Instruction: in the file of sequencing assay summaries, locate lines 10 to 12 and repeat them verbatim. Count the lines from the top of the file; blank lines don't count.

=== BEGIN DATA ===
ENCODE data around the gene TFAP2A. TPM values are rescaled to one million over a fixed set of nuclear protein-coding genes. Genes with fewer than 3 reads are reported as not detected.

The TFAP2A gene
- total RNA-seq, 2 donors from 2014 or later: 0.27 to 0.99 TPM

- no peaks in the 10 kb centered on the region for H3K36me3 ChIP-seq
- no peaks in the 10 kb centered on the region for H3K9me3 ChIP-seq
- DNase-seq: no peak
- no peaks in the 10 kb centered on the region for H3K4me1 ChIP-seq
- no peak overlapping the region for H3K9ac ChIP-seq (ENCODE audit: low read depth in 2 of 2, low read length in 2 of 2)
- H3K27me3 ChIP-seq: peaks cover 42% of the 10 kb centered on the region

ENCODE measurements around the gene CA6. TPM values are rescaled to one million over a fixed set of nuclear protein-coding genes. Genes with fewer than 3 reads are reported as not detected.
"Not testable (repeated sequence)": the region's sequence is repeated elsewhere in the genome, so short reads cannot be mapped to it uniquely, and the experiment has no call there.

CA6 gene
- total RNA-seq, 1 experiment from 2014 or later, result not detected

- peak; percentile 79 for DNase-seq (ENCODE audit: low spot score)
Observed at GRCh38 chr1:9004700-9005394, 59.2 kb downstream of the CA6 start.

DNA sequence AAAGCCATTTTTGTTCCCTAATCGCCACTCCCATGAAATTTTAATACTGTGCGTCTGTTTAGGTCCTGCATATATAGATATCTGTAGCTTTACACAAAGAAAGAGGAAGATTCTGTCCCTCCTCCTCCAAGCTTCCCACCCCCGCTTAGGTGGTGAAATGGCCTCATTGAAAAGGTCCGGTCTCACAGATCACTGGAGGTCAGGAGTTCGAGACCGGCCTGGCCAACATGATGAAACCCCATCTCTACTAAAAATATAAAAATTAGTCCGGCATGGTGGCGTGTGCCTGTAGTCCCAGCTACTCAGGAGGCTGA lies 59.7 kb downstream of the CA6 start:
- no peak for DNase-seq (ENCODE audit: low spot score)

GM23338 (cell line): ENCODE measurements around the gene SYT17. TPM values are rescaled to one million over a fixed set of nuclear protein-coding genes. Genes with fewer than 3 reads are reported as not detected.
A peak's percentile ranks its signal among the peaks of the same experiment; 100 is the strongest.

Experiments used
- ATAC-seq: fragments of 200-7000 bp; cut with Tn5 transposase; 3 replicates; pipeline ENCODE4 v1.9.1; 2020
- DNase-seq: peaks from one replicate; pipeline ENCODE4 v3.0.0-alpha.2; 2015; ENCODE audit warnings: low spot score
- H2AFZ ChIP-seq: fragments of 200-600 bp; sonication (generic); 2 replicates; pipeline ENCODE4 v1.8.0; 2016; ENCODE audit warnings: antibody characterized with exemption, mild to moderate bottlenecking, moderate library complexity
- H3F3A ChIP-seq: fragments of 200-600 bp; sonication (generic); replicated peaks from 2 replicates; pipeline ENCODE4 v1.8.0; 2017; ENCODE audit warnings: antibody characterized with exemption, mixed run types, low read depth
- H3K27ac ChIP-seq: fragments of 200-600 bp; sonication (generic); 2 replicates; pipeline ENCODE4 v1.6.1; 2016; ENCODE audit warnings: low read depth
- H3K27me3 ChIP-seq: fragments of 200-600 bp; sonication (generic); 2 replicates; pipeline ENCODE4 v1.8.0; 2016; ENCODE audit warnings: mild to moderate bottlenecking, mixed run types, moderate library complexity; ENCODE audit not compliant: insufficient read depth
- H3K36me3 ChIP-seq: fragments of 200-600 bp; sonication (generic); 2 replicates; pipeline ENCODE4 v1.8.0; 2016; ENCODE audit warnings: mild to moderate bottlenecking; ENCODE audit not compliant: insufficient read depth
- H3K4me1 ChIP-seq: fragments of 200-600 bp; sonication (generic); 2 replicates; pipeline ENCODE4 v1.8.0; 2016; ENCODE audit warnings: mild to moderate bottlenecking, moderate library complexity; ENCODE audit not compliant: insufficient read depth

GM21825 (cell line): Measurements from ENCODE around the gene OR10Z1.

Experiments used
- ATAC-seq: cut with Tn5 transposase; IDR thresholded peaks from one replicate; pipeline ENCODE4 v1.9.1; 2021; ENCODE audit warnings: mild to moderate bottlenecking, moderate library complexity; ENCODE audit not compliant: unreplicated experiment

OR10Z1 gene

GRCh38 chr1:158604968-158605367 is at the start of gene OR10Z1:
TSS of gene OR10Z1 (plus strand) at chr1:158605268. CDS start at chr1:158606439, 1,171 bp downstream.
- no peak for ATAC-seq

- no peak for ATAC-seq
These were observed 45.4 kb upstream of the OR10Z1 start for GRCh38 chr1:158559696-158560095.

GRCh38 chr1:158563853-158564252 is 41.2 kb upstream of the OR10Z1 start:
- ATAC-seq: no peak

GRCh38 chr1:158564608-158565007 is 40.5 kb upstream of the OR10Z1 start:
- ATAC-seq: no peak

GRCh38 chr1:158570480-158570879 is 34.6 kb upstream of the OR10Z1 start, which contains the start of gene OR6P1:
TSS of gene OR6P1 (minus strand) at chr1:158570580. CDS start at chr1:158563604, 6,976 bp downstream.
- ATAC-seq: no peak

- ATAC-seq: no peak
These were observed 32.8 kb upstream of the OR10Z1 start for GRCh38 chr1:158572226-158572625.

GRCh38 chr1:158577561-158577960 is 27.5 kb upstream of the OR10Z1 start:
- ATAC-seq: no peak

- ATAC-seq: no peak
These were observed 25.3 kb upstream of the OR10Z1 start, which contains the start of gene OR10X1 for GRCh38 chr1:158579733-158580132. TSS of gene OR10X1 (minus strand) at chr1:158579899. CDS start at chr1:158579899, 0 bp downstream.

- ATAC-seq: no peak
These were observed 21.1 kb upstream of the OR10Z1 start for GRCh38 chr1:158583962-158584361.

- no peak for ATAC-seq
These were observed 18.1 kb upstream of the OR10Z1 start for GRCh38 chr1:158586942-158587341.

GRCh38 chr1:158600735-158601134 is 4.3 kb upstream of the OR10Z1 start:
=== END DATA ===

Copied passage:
ENCODE measurements around the gene CA6. TPM values are rescaled to one million over a fixed set of nuclear protein-coding genes. Genes with fewer than 3 reads are reported as not detected.
"Not testable (repeated sequence)": the region's sequence is repeated elsewhere in the genome, so short reads cannot be mapped to it uniquely, and the experiment has no call there.

CA6 gene